In this medical process, a plastic tube also called nasogastric tube is inserted through the nose or throat and guided into the abdomen. Obstruction of the nasogastric tube at the esophageal level in TEF-affected newborns indicates a possible existence of a fistula.

X-ray

Radiographic examination of the chest assesses the state of the trachea, esophagus, heart and lungs as well as helps in detecting the underlying causes of acquired TEF such as:

  • Fracture
  • Tumor
  • Accumulation of excess fluid in the pericardial or pleural cavity

Barium swallow

The imaging procedure involves ingestion of a barium meal in order to examine the condition of the upper gastrointestinal tract. With the help of a fluoroscope, images are taken as the contrast medium is swallowed. If patient shows difficulty in swallowing due to obstruction of esophagus, TEF is most likely to be present.

Bronchoscopy

In this method, a viewing tube is used to evaluate the lungs and airways of a person suspected of having the disorder. Direct inspection of the pulmonary tissues is not possible in this procedure. However, samples of the tissue or pleural fluid can be collected and examined for any tumor, nodule, inflammation or infection.

Gastrointestinal Endoscopy

An endoscope is used to view the upper gastrointestinal tract to spot the fistula. Biopsies can be collected for ruling out any abdominal disorders.

CT scan

Intravenous administration of a contrast dye, followed by a CT scan, can give distinct images of the lungs, trachea and heart. Individuals with TEF may show an abnormal passageway between the trachea and esophagus.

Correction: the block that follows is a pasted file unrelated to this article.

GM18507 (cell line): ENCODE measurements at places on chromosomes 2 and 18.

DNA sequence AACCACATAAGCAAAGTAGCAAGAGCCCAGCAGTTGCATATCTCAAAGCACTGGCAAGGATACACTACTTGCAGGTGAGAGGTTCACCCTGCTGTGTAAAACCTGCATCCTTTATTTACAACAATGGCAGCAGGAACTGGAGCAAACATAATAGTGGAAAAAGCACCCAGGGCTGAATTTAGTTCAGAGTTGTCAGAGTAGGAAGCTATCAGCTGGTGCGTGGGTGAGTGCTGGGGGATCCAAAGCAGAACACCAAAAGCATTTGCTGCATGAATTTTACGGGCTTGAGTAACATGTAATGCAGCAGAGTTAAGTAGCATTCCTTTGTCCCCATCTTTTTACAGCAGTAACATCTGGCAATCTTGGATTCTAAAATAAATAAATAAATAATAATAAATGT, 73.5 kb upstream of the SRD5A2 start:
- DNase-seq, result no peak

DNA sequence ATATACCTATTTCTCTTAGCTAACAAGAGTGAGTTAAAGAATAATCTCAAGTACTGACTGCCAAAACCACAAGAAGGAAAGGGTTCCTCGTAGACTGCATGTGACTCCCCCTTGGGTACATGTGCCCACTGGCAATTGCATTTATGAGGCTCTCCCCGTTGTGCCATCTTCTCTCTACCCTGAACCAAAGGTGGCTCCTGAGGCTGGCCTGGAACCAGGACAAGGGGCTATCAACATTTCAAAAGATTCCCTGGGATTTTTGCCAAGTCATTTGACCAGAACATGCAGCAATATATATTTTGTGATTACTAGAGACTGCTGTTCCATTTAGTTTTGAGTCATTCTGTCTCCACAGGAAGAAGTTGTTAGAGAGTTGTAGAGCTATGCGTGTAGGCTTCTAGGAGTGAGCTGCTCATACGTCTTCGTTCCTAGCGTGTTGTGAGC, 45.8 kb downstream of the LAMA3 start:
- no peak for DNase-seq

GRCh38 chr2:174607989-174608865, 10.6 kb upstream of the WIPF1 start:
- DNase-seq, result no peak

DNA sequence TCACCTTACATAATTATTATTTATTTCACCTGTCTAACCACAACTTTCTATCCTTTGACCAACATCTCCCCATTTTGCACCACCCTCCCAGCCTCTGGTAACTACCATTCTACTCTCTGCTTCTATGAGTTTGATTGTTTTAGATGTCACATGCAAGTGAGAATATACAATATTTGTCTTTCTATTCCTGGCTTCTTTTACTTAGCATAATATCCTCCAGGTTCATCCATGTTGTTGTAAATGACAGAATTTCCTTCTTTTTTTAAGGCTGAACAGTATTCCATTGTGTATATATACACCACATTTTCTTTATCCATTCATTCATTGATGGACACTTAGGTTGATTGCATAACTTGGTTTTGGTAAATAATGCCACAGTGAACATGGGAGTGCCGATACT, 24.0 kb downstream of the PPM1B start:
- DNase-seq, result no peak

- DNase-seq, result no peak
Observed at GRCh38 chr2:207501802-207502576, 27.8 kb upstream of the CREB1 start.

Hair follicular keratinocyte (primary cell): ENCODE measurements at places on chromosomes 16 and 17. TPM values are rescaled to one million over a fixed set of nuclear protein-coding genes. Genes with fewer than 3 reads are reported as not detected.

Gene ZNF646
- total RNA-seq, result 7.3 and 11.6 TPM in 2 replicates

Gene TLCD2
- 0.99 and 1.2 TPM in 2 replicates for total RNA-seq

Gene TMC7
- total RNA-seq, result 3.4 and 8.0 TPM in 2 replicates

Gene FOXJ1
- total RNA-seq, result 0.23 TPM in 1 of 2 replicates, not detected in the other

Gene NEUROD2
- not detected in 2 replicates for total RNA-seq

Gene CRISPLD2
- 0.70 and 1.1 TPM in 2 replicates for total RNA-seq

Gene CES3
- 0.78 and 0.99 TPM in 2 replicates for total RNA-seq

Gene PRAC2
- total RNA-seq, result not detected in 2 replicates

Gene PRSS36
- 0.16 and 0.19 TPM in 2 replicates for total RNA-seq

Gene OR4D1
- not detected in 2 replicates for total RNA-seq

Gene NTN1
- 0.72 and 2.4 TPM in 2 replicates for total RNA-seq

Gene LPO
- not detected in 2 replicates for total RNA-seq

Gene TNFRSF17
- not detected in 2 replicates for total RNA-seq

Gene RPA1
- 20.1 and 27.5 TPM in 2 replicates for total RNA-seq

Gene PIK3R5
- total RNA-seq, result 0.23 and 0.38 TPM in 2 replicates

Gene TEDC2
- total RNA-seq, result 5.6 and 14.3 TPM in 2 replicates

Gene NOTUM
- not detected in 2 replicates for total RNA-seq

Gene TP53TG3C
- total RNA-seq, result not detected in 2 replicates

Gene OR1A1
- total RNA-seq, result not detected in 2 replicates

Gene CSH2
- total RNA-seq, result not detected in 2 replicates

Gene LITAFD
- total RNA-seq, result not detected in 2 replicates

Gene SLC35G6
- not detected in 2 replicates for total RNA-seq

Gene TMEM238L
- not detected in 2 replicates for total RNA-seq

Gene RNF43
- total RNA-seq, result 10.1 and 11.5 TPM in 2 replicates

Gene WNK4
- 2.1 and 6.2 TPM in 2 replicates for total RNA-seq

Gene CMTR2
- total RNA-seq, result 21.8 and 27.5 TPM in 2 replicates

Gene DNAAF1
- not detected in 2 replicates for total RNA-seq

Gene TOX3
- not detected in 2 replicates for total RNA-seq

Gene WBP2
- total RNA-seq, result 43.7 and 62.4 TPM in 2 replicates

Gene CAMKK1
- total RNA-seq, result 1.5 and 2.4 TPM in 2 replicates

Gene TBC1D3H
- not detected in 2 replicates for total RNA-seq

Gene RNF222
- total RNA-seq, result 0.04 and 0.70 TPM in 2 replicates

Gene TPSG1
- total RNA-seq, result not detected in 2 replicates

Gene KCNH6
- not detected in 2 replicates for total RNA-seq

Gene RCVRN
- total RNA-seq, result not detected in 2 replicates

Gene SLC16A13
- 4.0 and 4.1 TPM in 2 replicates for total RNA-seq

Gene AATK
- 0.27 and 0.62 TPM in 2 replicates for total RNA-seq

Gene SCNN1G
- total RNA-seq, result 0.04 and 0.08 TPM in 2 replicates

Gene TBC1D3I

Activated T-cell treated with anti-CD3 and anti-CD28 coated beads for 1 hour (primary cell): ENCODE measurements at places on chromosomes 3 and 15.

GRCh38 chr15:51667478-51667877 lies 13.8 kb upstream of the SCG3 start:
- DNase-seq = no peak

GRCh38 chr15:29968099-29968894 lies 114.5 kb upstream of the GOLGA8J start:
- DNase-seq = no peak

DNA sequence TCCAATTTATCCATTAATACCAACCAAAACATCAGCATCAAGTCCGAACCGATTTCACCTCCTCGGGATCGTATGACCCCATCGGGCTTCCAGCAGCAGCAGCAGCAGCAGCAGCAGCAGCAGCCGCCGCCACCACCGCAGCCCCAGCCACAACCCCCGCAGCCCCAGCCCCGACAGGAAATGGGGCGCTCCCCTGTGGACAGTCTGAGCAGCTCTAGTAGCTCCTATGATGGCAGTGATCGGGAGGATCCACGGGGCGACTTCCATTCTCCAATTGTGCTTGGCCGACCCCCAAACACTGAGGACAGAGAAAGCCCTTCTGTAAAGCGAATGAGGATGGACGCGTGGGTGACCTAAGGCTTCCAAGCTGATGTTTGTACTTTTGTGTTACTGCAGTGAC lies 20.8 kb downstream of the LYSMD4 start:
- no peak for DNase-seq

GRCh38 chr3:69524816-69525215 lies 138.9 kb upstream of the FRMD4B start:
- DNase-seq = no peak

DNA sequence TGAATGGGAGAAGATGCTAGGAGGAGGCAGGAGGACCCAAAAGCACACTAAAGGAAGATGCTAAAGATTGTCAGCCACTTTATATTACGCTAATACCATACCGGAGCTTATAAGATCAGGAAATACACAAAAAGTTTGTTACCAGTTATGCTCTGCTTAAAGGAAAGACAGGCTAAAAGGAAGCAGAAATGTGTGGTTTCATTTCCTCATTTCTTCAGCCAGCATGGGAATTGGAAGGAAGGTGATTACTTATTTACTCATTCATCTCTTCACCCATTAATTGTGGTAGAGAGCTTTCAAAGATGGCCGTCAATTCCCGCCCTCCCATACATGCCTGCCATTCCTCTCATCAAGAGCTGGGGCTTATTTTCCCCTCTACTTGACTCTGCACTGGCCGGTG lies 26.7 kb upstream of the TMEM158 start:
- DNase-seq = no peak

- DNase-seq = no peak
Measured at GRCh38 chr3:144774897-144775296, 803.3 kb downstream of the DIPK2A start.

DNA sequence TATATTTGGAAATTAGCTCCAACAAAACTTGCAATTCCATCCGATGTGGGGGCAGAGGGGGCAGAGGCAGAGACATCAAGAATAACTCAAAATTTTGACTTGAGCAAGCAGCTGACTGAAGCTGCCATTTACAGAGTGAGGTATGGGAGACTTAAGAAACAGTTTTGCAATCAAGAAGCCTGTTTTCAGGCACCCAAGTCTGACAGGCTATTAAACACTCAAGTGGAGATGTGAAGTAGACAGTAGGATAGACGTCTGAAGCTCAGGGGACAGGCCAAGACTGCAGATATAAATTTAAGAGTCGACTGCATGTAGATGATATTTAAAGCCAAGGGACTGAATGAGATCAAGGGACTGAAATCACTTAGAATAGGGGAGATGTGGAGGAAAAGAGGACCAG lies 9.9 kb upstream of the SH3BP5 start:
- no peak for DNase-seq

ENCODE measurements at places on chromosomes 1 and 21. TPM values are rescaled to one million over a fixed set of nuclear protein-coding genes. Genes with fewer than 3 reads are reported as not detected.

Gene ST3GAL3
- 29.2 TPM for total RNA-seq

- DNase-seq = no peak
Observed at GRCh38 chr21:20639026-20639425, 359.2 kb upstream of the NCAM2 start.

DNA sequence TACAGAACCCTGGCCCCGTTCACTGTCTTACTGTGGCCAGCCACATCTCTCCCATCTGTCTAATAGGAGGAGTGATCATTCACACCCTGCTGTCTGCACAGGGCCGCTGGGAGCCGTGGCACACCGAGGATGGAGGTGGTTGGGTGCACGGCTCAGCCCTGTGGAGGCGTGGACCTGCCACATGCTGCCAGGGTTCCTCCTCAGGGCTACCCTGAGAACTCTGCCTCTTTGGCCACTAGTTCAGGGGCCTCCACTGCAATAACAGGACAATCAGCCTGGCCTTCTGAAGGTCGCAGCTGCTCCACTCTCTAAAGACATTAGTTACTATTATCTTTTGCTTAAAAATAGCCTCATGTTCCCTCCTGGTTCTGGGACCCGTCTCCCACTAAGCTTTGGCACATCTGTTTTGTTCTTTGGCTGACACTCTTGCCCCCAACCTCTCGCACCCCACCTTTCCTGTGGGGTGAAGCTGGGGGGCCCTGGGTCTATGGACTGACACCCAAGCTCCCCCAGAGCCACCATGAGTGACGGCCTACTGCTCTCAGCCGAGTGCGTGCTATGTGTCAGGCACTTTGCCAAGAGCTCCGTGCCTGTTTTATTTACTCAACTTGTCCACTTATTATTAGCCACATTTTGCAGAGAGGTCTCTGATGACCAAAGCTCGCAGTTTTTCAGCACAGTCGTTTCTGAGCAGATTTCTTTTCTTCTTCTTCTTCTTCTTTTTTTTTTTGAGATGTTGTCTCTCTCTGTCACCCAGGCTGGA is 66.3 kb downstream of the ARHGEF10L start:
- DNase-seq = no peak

Tracheoesophageal fistula Differential Diagnosis

Physicians must segregate TEF from disorders sharing similar symptoms. Some of the common ones include:

  • Esophageal Rupture
  • Esophageal Cancer
  • Esophagitis
  • Tracheal Tumors
  • Zenker Diverticulum
  • Gastroesophageal Reflux Disease

Tracheoesophageal fistula Treatment

Acquired TEF can be corrected by treating its predominant causes. Some of the common methods of treatment used are:

Image of Tracheoesophageal fistula

Picture 2 –¬†Tracheoesophageal fistula Image

Medications

Healthcare providers may administer antibiotics in case of an infection in the lungs or gastrointestinal tract.

Stenting

A small mesh tube called stent is inserted into the trachea or esophagus for facilitating proper passage of food and oxygen. It also seals leaks at the trachea-esophagus junction and does not cause reflux.

Pulmonary support

Depletion of oxygen in blood can hinder respiration and lead to complications in severe cases of TEF. Oxygen masks are primarily used by doctors for compensating the shortage of air. The therapeutic procedure can promote proper digestion as well as cellular metabolism. An endotracheal tube connected to a ventilator can be inserted through the mouth down into the trachea in order to permit air to pass freely to and from the lungs.

Surgery

Partial or complete surgical excision of the fistula followed by joining/anastomosing of the segments of the esophagus can repair TEF. In other cases, a small portion from the large bowel can be used to connect the discontinuous parts of esophagus. Endoscopic procedure is normally performed in young children.

Tracheoesophageal fistula Complications

The congenital and acquired forms of the disorder can lead to an array of complications. Some of these include:

  • Acute respiratory distress
  • Pneumonia
  • Poor nutrition
  • Bronchiectasis
  • Lung abscess
  • Abrupt esophageal motility

Tracheoesophageal fistula Prognosis

Post-surgery, the survival rate of infants is almost 100%. Presence of associated disorders can reduce the survival rate to 80-95%.

 

Tracheoesophageal fistula should be diagnosed immediately after birth before affected infants develop life-threatening complications. Although most sufferers can resume normal life post treatment, some of them may encounter problems with feeding and breathing. Regular follow-up is necessary for patients to ensure quick recovery.